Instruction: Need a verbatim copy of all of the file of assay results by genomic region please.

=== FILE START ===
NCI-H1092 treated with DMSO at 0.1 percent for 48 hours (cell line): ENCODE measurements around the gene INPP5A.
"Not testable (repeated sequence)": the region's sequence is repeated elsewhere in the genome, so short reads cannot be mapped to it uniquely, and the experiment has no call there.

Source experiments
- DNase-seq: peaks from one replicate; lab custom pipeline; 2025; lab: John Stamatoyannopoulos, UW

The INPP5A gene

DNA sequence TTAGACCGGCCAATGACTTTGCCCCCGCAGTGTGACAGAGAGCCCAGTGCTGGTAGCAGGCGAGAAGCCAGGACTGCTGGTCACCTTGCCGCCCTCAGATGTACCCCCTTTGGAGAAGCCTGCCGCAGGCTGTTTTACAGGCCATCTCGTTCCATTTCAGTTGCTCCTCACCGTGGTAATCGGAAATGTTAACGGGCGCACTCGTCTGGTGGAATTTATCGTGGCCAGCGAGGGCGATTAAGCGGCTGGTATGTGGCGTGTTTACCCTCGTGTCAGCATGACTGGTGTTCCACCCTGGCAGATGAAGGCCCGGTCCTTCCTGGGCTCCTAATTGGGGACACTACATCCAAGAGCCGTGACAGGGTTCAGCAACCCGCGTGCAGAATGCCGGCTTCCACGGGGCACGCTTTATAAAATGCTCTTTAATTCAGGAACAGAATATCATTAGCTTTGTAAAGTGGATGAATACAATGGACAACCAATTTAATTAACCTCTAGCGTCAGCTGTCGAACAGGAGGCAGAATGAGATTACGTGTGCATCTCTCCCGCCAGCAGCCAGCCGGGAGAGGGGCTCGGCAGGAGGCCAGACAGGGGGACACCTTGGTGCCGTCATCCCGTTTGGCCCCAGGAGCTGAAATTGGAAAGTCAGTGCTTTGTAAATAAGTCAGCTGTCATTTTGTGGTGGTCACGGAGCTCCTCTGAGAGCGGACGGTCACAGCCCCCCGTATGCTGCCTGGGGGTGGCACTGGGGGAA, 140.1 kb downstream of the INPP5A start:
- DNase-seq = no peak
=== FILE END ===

NCI-H1092 treated with DMSO at 0.1 percent for 48 hours (cell line): ENCODE measurements around the gene INPP5A.
"Not testable (repeated sequence)": the region's sequence is repeated elsewhere in the genome, so short reads cannot be mapped to it uniquely, and the experiment has no call there.

Source experiments
- DNase-seq: peaks from one replicate; lab custom pipeline; 2025; lab: John Stamatoyannopoulos, UW

The INPP5A gene

DNA sequence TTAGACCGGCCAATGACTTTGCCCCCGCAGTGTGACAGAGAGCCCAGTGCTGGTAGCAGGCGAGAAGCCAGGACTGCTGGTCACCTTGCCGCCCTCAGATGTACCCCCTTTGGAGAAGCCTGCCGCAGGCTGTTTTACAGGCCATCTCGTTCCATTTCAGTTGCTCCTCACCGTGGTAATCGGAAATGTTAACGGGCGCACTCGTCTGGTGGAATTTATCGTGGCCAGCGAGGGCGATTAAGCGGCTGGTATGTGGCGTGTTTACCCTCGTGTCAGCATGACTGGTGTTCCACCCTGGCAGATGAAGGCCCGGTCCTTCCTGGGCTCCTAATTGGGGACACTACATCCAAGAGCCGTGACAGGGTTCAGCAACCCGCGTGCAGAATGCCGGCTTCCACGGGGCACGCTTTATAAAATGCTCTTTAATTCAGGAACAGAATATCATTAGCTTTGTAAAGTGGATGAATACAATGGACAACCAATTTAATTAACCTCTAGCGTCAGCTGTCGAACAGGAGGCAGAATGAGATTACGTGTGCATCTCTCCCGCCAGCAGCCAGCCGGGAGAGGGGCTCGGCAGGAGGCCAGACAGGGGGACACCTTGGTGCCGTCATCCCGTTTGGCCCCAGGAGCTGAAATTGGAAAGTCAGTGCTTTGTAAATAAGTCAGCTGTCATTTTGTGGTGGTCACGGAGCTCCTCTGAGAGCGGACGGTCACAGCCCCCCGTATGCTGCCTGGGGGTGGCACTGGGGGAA, 140.1 kb downstream of the INPP5A start:
- DNase-seq = no peak